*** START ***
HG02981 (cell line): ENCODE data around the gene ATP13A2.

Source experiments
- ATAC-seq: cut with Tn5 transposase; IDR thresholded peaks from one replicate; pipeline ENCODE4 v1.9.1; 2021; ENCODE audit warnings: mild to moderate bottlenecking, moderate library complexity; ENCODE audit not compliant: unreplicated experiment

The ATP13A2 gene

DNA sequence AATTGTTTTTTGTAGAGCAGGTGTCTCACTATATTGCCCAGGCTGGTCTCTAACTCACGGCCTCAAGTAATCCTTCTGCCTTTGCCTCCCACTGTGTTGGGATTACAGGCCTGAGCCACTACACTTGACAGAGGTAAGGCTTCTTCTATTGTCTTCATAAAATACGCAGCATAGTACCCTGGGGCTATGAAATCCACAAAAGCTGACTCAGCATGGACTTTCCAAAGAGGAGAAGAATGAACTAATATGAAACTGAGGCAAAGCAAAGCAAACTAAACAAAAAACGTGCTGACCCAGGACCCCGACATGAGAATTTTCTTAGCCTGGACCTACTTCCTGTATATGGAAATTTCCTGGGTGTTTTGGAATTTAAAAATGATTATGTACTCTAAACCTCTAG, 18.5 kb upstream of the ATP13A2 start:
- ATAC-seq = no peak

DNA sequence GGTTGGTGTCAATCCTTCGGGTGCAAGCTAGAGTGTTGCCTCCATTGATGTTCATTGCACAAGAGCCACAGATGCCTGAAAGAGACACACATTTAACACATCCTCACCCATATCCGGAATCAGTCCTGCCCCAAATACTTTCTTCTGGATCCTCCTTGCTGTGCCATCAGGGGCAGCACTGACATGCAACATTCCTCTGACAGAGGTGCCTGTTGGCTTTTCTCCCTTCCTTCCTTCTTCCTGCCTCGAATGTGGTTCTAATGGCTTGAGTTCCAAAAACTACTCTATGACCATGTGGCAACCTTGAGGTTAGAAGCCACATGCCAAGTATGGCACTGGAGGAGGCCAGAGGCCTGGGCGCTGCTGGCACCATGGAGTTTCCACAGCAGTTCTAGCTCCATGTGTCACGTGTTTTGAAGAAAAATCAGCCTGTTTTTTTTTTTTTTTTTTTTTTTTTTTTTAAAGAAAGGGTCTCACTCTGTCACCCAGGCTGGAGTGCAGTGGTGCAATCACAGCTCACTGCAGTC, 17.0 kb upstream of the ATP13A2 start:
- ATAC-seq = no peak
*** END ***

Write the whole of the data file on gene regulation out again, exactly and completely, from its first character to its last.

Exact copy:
HG02981 (cell line): ENCODE data around the gene ATP13A2.

Source experiments
- ATAC-seq: cut with Tn5 transposase; IDR thresholded peaks from one replicate; pipeline ENCODE4 v1.9.1; 2021; ENCODE audit warnings: mild to moderate bottlenecking, moderate library complexity; ENCODE audit not compliant: unreplicated experiment

The ATP13A2 gene

DNA sequence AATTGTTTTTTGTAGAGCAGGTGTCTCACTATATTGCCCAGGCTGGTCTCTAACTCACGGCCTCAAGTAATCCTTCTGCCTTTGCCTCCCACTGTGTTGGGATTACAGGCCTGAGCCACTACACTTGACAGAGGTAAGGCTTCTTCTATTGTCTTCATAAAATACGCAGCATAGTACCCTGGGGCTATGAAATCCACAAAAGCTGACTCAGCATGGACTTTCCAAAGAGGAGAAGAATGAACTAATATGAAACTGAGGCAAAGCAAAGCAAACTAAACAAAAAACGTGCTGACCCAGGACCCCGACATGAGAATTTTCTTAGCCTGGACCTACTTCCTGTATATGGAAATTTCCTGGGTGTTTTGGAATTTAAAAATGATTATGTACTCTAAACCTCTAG, 18.5 kb upstream of the ATP13A2 start:
- ATAC-seq = no peak

DNA sequence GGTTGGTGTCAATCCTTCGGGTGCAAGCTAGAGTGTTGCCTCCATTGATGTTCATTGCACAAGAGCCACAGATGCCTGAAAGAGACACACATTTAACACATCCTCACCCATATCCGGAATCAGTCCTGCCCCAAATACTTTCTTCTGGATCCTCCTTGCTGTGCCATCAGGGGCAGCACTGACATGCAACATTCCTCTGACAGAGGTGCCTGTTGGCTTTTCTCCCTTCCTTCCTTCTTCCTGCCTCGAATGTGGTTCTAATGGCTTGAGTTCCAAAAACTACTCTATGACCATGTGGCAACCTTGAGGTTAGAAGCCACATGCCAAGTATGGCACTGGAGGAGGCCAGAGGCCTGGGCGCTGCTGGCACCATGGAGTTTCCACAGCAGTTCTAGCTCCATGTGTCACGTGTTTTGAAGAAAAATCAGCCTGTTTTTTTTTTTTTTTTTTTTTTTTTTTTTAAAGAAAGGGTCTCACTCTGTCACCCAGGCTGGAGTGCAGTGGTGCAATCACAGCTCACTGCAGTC, 17.0 kb upstream of the ATP13A2 start:
- ATAC-seq = no peak